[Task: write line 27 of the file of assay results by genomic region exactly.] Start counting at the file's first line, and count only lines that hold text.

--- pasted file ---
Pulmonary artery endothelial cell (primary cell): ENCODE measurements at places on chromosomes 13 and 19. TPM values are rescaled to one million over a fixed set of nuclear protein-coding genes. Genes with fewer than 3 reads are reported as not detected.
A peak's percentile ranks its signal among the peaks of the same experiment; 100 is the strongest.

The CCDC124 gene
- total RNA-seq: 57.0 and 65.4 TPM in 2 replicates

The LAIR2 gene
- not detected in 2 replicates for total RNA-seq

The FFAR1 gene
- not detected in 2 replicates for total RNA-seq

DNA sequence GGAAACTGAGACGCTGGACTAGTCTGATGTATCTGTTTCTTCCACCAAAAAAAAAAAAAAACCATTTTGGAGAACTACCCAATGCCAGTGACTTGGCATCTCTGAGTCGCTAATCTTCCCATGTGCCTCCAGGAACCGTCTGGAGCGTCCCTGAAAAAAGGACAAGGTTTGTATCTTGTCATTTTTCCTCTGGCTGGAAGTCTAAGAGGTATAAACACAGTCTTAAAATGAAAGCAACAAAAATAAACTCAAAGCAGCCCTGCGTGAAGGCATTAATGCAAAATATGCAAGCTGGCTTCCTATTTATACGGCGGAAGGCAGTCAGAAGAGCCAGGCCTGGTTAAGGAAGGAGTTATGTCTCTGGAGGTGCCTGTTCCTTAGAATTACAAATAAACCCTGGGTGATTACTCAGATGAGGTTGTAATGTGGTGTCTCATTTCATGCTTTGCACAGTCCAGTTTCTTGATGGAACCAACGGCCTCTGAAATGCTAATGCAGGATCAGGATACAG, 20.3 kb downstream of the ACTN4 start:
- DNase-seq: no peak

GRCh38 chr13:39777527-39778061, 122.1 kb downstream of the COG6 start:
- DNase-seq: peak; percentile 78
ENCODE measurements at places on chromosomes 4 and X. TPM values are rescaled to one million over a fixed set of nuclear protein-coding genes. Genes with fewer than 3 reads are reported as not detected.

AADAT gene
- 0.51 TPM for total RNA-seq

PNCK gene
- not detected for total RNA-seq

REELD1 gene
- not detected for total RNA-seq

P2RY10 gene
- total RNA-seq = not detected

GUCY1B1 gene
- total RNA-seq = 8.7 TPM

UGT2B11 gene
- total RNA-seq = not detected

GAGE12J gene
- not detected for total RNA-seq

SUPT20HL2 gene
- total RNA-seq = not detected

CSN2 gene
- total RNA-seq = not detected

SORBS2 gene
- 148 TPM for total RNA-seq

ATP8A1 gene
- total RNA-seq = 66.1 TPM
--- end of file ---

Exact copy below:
- not detected for total RNA-seq